The quality of measurement with strain sensors essentially depends on the type of installation and design of the measuring point. A thorough preparation of the installation surface, correct connection and splicing are important factors for obtaining problem-free results. Check HBM range of easy-to-set-up accessories here.
4. Installation of Optical Strain Sensors: All There is to Know
Some environments are not suitable for the bonding of strain gauges owing to very low temperatures or excessive dust formation, e.g., at construction sites. Weldable strain gauges are the best choice for being used in these kinds of environments. Watch our video on the right on how to weld your strain gauge correctly.
In order to plan an optical strain gauges' chain, several aspects must be taken into consideration. Learn here how to accurately configure an array of optical strain sensors from HBM FiberSensing for a successful installation.
This video shows the procedure conducted to fusion splice two optical fibers. Fusion splicing means permanently joining two optical fibers together using heat, so that the light passing through the fibers is not scattered or reflected back by the splice. Click on the video to learn more.
5. Applications of Optical Strain Sensors: Looking Beyond
Optical technologies and sensors come across as a viable and promising option to meet the challenges of monitoring a structure's health, from design, construction, operation to rehabilitation or end of service life, specially when large sensing networks and hazardous environments are involved. Find out more here.
The requirements for both on- and offshore wind power turbine designs are constantly increasing. Learning more about the behavior of the structure is a tool towards an optimized design and increased efficiency. Through continuous monitoring of the wind turbine, structural integrity can be ensured, leading to an extended and profitable life-cycle.That's when optical technologies emerge as an ideal solution for monitoring or testing the wind turbines' structure and components. Click here to learn more.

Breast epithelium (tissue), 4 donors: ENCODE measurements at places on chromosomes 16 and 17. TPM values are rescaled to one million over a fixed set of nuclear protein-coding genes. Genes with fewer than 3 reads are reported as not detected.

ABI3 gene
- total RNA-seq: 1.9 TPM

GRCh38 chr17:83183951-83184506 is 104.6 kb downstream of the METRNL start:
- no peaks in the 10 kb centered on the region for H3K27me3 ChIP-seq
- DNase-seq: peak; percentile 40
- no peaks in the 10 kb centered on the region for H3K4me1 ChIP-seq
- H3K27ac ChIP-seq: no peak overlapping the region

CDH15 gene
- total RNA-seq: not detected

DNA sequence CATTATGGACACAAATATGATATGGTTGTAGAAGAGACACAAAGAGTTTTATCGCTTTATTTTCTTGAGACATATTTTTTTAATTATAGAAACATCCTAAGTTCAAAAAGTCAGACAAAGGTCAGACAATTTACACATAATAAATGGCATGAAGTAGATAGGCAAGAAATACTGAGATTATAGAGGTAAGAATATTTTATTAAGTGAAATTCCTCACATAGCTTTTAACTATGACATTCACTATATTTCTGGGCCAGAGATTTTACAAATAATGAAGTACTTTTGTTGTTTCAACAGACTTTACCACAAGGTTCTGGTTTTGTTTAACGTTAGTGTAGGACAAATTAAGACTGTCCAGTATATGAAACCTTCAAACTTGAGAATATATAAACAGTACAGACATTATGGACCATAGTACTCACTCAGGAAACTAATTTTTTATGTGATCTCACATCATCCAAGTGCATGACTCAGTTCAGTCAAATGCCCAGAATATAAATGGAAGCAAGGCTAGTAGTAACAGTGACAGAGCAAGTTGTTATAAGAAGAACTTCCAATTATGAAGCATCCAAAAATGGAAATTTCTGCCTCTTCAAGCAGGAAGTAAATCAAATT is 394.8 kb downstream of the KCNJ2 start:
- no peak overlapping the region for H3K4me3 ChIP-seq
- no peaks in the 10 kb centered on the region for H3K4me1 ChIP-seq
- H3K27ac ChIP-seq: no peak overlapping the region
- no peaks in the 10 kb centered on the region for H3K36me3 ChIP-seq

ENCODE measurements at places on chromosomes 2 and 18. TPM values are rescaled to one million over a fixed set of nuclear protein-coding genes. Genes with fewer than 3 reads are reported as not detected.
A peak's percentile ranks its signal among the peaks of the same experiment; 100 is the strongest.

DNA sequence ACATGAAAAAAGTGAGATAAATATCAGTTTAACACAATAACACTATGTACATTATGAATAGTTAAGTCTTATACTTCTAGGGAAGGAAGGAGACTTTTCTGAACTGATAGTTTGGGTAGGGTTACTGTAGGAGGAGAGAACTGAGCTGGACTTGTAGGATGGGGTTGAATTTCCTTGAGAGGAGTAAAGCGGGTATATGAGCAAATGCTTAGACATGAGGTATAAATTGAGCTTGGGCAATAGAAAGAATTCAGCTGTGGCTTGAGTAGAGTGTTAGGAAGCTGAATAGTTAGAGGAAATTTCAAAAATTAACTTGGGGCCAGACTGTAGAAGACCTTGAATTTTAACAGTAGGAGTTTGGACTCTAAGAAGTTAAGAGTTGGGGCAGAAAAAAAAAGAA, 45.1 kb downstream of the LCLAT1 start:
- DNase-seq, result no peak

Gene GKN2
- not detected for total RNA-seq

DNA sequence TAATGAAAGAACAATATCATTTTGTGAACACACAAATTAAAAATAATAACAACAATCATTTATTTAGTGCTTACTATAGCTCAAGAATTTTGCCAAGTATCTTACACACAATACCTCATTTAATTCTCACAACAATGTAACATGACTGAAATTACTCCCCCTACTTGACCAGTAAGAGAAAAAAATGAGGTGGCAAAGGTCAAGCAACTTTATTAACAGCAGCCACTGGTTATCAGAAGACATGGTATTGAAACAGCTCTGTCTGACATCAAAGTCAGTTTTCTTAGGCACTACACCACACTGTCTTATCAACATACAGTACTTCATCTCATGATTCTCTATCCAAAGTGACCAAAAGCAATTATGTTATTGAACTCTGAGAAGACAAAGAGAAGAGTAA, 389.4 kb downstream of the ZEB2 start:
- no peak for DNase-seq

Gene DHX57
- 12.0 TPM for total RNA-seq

Condition Monitoring Systems (CMS) are designed to ensure the long-term efficiency of many structures' components, such as wind power plants' components. The focus moves here from electric technology to optical sensor technology as a viable alternative for condition monitoring, such as of the wind rotor blades.
Get a complete overview of the topic of "Optical Fiber Sensors vs. Conventional Electrical Strain Gauges for Infrastructure Monitoring Applications".
6. Acquiring Data with the Right Hardware and Software
Optical strain sensors are easy to install, electromagnetically safe and can also be used in highly explosive atmospheres, but having the right interrogator in place is important to retrieve the most accurate static or dynamic measurements. HBM FiberSensing’s BraggMETER is a line of optical interrogators for Fiber Bragg Grating (FBG) based sensors. More info here.
In this tutorial, you will learn how to acquire strain measurements from optical sensors using HBM's BraggMONITOR SI data acquisition software and FS22 BraggMETER SI (static) interrogator. The Smart Peak Detection feature allows accurate and stable detection of all FBG peak values in large/complex sensing structures.
Optical interrogators from HBM FiberSensing are compatible with catman® software, which allows hybrid optical/electrical sensing to be easily managed. Watch our demo video on hybrid measurements using the HBM software.
7. Free Training on Optical Strain Measurements
Get access to all the success stories regarding the use of optical strain sensors in a wide scope of measurement applications and monitoring projects undertaken by HBM. Just select Optical FBG Sensors in the dropdown list under Type of Sensors Used here.